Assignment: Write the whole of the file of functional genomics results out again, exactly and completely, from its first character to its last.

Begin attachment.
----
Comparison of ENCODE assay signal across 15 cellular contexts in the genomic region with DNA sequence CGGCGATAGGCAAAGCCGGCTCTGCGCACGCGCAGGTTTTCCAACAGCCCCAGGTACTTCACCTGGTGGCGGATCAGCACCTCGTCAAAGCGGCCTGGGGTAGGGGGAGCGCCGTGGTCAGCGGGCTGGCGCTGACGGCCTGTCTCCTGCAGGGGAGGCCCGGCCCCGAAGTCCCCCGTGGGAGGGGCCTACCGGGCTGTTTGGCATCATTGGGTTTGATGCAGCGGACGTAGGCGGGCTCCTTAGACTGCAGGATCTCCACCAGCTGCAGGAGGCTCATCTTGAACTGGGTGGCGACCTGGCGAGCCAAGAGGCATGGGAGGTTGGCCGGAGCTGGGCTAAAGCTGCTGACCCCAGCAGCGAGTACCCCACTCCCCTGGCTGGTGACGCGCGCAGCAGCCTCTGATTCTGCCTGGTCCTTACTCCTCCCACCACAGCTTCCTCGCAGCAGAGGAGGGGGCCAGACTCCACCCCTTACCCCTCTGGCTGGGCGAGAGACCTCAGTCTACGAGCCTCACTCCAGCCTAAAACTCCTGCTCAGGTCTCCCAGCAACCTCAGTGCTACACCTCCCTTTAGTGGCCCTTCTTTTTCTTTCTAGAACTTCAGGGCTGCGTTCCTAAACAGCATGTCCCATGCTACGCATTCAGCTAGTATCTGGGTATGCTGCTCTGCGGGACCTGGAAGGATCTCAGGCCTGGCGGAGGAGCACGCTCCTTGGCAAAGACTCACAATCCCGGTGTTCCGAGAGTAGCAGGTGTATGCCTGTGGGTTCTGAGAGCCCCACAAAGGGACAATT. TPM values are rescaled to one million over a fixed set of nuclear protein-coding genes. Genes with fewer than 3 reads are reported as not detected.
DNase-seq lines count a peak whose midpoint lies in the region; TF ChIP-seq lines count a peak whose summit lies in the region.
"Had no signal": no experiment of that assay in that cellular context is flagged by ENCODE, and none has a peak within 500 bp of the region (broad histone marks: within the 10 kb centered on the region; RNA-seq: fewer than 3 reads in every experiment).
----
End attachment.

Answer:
Comparison of ENCODE assay signal across 15 cellular contexts in the genomic region with DNA sequence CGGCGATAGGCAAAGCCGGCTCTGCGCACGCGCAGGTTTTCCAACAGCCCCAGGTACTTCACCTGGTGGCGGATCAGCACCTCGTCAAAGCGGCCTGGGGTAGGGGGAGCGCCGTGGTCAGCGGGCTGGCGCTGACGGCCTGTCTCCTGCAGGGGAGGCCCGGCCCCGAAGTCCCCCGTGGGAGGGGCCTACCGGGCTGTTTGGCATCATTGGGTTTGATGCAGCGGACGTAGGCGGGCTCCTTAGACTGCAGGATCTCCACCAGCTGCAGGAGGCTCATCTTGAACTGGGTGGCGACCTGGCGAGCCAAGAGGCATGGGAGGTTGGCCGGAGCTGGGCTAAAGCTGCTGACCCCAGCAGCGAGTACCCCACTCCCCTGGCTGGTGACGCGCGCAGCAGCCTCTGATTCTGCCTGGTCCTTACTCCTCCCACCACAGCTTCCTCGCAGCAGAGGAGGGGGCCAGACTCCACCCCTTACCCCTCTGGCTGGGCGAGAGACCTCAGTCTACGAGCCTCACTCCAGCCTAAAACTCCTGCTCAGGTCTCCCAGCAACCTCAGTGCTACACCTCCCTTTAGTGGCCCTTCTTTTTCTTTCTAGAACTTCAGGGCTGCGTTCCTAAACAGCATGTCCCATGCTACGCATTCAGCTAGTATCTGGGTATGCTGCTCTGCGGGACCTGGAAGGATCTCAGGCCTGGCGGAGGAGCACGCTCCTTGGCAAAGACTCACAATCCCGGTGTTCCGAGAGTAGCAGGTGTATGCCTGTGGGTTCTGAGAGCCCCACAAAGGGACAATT. TPM values are rescaled to one million over a fixed set of nuclear protein-coding genes. Genes with fewer than 3 reads are reported as not detected.
DNase-seq lines count a peak whose midpoint lies in the region; TF ChIP-seq lines count a peak whose summit lies in the region.
"Had no signal": no experiment of that assay in that cellular context is flagged by ENCODE, and none has a peak within 500 bp of the region (broad histone marks: within the 10 kb centered on the region; RNA-seq: fewer than 3 reads in every experiment).